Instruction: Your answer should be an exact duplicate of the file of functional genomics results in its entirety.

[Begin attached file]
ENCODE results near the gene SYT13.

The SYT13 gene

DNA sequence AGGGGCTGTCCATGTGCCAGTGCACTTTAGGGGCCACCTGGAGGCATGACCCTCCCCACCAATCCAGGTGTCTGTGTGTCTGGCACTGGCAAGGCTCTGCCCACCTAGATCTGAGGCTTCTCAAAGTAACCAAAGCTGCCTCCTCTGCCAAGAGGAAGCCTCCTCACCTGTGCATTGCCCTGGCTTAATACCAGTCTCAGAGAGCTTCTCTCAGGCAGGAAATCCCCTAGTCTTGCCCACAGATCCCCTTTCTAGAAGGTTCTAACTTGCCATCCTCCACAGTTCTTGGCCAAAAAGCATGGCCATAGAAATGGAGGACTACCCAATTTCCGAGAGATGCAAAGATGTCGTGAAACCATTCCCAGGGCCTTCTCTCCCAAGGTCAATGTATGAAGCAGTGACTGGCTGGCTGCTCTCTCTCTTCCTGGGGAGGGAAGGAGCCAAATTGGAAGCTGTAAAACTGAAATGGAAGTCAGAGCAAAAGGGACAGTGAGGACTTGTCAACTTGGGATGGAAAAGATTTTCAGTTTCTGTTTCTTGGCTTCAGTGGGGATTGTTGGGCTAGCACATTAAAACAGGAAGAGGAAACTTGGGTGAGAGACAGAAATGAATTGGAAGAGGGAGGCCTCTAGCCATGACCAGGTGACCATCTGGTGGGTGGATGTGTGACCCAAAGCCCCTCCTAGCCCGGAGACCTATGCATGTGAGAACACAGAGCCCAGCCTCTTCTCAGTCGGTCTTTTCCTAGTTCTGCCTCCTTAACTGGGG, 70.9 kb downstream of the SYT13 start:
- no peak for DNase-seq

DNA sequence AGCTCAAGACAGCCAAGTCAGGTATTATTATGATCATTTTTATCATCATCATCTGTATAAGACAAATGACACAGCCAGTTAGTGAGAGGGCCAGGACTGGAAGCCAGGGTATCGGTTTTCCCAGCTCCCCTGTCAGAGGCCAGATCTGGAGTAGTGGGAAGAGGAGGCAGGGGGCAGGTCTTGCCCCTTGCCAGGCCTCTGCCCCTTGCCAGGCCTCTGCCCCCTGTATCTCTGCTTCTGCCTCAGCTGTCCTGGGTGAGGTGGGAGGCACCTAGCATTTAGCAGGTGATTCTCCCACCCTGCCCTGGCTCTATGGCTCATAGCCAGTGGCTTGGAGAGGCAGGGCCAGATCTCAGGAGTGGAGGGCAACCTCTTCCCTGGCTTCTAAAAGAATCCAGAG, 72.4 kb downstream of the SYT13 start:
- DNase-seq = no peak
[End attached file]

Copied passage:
ENCODE results near the gene SYT13.

The SYT13 gene

DNA sequence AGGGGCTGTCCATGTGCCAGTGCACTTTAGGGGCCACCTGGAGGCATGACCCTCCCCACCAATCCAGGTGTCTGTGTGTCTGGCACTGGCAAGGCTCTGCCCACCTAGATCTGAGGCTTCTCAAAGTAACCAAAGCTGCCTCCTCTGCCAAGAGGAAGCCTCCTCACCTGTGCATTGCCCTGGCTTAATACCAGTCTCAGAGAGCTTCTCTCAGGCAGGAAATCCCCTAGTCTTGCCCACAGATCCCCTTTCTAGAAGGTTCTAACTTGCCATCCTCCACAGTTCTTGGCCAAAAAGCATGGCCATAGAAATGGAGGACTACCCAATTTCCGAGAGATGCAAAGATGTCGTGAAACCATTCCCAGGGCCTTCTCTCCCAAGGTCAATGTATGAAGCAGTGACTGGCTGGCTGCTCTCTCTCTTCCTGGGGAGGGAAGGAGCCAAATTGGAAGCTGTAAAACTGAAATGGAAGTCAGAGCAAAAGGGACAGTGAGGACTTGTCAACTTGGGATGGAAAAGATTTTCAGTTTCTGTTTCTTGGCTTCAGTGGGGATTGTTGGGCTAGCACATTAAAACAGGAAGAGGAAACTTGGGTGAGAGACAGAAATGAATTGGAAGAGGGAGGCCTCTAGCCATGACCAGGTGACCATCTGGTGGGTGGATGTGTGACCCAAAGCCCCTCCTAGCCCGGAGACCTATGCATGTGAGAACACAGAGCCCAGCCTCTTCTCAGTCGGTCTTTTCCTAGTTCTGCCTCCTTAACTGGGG, 70.9 kb downstream of the SYT13 start:
- no peak for DNase-seq

DNA sequence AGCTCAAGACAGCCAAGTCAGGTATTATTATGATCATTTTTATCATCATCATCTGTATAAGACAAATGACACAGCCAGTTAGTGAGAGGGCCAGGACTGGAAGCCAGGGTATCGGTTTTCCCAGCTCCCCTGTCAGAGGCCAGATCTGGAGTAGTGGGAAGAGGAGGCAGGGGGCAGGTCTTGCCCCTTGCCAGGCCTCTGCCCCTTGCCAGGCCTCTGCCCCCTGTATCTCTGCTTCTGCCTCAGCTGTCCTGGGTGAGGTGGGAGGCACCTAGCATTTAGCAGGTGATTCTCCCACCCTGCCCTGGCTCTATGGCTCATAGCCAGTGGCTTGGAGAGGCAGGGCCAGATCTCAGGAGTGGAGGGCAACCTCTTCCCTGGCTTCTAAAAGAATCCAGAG, 72.4 kb downstream of the SYT13 start:
- DNase-seq = no peak